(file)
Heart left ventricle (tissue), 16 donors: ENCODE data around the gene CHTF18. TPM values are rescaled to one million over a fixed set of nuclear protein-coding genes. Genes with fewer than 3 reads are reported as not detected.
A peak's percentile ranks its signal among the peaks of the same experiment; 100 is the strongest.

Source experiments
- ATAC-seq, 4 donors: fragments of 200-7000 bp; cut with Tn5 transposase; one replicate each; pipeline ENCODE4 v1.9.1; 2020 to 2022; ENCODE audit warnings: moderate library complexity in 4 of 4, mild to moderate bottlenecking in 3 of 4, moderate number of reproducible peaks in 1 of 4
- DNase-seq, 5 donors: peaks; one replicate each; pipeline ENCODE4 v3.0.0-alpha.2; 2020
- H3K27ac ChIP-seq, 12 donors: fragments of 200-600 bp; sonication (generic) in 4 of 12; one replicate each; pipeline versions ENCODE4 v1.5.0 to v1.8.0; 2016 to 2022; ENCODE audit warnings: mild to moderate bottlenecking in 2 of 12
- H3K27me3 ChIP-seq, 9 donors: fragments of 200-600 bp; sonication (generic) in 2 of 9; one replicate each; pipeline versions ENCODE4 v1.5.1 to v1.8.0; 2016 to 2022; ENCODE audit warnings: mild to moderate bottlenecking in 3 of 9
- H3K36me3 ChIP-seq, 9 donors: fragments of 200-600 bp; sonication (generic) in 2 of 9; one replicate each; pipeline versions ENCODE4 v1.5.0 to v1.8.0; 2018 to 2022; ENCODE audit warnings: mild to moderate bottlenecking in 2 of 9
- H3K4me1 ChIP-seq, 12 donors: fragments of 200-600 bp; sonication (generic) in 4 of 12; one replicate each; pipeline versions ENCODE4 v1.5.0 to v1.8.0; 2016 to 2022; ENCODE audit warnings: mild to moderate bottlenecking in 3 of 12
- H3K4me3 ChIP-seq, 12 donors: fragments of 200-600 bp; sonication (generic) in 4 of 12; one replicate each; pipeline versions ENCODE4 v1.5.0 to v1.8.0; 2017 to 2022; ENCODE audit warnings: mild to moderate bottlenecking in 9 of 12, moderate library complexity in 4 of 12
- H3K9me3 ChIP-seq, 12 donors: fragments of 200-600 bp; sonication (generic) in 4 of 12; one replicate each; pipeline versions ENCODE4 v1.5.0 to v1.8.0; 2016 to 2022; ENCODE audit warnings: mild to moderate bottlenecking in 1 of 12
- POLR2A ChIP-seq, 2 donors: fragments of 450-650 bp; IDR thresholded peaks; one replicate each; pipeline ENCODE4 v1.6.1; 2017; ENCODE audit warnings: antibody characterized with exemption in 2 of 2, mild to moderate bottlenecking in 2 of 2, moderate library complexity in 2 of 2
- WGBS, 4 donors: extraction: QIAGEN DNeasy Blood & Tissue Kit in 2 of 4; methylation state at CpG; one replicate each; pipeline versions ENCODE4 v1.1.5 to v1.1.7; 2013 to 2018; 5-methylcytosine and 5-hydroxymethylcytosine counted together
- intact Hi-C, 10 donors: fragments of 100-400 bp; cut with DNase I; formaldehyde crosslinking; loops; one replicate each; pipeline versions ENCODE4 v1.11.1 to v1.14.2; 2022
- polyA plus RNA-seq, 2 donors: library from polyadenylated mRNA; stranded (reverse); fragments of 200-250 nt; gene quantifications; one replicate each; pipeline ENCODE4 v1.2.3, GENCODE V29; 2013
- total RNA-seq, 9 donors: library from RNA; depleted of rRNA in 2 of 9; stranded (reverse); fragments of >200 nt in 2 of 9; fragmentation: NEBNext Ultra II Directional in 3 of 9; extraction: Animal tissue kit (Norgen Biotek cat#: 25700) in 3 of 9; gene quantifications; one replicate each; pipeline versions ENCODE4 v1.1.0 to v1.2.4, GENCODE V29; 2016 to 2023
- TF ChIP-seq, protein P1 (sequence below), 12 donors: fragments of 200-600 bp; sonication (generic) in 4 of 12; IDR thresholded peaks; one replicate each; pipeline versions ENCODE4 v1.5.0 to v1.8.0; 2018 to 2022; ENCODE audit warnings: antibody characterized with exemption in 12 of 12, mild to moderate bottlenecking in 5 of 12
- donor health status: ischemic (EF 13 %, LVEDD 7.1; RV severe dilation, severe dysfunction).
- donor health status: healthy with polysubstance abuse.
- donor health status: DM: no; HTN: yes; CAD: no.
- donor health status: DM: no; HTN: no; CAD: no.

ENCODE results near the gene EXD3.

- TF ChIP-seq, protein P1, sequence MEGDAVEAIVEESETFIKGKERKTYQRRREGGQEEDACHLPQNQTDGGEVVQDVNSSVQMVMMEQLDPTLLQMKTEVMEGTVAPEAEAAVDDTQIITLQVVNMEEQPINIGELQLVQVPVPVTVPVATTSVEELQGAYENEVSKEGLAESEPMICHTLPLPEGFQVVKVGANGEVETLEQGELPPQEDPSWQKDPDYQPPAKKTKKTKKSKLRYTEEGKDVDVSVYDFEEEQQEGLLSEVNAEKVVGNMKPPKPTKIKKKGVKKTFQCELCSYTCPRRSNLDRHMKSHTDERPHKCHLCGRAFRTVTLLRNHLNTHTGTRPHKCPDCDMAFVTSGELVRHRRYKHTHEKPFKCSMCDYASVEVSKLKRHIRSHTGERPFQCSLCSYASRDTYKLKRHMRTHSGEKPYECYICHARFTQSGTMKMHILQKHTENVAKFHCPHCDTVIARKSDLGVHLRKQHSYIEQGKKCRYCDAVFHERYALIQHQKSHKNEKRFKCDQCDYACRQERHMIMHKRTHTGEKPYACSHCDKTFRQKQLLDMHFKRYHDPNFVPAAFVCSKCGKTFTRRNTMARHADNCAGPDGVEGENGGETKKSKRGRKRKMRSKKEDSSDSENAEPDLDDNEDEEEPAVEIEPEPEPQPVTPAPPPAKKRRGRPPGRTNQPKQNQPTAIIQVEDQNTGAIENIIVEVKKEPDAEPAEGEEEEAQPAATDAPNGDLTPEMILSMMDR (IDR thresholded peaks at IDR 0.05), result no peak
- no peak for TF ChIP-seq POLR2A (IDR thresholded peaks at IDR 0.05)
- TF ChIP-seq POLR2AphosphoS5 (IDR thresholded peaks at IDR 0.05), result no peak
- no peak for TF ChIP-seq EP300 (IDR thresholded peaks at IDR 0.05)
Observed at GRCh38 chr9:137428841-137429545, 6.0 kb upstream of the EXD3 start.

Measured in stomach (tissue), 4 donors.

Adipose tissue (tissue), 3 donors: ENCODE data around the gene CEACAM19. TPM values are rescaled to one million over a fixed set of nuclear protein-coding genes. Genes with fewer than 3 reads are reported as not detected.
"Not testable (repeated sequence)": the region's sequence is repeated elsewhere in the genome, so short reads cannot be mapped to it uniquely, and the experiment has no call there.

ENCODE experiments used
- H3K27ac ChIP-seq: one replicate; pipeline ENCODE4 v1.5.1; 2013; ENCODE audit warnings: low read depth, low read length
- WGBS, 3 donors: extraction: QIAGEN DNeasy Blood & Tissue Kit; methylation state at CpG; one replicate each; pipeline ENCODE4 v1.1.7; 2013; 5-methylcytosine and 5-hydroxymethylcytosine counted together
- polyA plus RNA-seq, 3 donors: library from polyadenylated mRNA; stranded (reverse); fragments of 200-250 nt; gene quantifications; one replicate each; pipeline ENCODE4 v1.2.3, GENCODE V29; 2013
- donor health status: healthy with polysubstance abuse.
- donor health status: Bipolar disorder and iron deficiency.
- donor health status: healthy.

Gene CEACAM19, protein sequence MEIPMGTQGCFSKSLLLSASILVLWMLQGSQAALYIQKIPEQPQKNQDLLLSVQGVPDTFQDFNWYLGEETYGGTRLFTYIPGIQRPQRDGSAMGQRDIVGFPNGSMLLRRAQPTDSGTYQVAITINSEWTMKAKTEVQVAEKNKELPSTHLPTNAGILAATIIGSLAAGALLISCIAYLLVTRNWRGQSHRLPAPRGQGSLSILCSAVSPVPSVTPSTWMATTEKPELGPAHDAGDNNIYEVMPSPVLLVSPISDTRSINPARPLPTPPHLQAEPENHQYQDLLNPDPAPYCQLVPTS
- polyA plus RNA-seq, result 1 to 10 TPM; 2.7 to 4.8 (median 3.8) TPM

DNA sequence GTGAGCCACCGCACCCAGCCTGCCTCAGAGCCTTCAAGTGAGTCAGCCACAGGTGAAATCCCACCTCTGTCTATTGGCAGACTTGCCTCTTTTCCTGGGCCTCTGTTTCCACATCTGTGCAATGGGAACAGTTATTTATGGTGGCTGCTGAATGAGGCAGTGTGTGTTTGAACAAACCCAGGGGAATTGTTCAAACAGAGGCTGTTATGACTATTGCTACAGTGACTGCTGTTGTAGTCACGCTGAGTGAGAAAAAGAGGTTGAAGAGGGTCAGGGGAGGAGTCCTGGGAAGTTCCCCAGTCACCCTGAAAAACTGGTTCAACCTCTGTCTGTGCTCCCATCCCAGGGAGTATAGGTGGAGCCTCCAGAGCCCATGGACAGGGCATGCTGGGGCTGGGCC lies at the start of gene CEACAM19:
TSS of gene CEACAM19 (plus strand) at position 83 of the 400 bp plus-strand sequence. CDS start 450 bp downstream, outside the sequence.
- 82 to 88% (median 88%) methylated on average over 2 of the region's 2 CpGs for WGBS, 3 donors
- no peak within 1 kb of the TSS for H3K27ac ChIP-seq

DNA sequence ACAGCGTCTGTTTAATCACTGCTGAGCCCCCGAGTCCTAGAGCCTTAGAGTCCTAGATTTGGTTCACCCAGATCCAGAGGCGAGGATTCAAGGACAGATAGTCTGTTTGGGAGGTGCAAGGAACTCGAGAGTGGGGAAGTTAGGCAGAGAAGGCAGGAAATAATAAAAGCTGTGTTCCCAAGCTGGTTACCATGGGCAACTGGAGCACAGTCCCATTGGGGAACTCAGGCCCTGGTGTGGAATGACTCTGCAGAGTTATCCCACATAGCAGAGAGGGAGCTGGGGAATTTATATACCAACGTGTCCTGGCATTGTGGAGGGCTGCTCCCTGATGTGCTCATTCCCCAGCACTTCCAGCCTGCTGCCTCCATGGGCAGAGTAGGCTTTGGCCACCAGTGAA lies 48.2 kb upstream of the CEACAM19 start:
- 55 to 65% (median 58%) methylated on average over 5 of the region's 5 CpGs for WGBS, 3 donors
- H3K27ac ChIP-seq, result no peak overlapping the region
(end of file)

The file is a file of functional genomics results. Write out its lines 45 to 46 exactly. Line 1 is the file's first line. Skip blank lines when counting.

- 55 to 65% (median 58%) methylated on average over 5 of the region's 5 CpGs for WGBS, 3 donors
- H3K27ac ChIP-seq, result no peak overlapping the region